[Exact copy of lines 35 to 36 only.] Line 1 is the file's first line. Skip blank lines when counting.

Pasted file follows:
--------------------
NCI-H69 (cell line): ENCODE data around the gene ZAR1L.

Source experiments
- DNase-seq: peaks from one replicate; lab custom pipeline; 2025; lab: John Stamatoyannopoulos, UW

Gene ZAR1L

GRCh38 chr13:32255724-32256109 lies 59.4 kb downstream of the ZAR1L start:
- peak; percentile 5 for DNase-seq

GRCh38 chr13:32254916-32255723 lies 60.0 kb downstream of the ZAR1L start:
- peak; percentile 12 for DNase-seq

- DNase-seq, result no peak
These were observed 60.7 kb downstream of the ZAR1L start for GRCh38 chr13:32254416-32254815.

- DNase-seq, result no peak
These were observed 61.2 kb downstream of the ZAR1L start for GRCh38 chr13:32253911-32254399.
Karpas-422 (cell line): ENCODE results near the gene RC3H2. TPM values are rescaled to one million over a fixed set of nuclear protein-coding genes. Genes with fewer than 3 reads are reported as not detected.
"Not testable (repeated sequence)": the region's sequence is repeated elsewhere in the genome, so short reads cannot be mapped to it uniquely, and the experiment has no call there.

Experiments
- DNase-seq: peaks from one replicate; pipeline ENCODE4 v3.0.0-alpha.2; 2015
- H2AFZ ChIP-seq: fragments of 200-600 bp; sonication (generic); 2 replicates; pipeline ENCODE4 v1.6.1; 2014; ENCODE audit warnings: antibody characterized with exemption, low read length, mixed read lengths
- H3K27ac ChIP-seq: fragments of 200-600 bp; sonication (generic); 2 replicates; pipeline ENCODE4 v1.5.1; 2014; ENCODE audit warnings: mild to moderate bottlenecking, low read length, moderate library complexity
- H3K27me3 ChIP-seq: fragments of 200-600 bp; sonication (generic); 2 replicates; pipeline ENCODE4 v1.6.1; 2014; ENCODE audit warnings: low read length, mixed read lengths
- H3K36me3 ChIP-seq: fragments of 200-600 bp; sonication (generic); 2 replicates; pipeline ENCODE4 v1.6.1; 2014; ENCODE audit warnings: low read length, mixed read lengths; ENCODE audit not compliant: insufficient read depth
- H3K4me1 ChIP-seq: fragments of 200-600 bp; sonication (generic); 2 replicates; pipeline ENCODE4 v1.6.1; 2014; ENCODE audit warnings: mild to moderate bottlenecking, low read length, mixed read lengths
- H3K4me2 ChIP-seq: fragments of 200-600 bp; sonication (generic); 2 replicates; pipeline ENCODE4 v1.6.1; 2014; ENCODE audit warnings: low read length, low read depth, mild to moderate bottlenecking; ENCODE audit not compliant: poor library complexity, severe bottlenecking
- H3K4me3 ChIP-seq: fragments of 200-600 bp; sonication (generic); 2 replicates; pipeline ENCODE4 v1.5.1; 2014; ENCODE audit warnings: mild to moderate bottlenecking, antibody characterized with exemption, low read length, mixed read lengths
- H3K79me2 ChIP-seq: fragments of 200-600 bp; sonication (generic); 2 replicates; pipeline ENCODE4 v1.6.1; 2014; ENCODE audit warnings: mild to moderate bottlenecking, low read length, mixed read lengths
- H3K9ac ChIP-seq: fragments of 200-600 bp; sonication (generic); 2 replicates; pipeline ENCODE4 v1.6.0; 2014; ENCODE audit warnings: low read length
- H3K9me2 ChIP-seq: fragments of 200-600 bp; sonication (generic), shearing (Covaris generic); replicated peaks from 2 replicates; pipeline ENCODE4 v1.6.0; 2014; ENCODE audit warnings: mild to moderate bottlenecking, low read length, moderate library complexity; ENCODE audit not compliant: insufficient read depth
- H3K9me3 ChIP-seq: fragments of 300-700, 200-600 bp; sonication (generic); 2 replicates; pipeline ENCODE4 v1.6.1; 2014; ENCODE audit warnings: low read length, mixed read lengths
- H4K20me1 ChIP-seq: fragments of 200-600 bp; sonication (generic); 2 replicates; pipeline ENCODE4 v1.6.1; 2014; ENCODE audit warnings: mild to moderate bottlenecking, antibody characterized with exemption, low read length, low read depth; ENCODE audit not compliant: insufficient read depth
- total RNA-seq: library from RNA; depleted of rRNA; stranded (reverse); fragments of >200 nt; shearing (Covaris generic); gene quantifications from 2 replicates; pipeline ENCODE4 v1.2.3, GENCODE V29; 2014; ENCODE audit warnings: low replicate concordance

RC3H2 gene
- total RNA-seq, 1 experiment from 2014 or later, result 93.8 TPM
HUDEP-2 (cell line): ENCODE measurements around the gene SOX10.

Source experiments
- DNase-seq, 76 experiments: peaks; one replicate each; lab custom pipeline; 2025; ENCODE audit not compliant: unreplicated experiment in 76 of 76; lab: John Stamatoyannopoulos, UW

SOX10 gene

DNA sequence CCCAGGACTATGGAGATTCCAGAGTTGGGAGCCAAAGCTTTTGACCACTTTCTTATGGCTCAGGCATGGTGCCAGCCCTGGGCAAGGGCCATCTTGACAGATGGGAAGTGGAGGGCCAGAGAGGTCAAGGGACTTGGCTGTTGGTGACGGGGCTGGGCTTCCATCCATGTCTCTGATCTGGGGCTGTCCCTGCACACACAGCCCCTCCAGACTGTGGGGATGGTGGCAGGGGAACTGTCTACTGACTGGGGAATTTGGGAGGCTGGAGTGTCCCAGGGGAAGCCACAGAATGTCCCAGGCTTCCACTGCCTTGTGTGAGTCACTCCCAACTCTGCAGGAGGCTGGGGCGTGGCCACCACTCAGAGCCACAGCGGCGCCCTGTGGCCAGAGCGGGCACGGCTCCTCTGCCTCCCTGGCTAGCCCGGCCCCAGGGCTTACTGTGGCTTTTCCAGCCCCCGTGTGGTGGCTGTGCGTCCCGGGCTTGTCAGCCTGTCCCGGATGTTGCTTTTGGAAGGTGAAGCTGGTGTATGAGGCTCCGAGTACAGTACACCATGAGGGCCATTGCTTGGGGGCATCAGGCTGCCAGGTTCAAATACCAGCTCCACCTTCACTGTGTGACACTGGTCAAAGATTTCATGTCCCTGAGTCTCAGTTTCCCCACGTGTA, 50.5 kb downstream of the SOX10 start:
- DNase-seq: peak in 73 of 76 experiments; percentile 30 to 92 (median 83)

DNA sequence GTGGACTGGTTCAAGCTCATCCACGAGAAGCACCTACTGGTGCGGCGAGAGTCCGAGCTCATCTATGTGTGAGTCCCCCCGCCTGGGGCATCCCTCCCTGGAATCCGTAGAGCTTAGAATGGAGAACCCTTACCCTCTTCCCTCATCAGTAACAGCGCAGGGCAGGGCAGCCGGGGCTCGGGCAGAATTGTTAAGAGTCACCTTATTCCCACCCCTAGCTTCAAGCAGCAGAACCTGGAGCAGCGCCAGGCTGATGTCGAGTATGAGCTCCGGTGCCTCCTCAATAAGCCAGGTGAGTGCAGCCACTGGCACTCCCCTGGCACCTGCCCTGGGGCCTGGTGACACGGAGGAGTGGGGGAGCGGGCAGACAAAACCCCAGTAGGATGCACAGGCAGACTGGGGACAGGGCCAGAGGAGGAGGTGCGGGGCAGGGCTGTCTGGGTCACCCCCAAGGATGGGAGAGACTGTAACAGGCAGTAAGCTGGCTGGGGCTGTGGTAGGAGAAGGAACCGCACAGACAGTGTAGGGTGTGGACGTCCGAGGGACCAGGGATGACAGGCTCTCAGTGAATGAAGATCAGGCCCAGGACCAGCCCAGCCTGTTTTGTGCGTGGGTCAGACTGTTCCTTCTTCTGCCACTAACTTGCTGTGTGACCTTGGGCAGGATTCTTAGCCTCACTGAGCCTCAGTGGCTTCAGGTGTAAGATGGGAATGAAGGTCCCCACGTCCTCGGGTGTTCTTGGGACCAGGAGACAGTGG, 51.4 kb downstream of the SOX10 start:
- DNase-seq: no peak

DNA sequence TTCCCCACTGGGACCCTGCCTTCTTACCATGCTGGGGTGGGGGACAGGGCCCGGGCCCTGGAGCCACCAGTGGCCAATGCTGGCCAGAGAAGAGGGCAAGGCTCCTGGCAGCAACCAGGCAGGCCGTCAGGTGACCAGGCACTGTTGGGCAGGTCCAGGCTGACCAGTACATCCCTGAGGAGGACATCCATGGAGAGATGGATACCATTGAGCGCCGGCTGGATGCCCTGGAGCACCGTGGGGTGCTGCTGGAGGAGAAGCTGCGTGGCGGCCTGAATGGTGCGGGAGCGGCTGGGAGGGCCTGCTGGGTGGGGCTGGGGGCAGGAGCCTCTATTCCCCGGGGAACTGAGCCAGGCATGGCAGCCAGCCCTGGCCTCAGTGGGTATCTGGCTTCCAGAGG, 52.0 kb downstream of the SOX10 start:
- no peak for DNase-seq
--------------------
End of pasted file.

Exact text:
SOX10 gene

DNA sequence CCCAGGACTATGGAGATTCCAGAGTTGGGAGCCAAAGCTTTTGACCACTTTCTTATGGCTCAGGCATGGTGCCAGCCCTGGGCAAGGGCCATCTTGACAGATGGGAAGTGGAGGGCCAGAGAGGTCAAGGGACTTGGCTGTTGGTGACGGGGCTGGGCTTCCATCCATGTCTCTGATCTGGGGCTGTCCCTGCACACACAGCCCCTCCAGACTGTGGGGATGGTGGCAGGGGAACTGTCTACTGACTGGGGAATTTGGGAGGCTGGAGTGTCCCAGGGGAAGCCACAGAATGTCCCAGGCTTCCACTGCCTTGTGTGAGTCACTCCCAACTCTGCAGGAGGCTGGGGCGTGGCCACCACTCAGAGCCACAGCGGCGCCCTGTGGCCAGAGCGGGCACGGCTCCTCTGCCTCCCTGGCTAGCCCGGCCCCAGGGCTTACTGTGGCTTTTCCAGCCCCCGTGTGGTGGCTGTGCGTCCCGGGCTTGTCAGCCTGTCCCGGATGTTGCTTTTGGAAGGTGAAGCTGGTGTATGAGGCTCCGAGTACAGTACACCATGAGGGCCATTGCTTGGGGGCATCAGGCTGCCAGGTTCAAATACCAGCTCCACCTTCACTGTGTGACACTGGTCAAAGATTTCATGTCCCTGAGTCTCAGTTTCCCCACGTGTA, 50.5 kb downstream of the SOX10 start: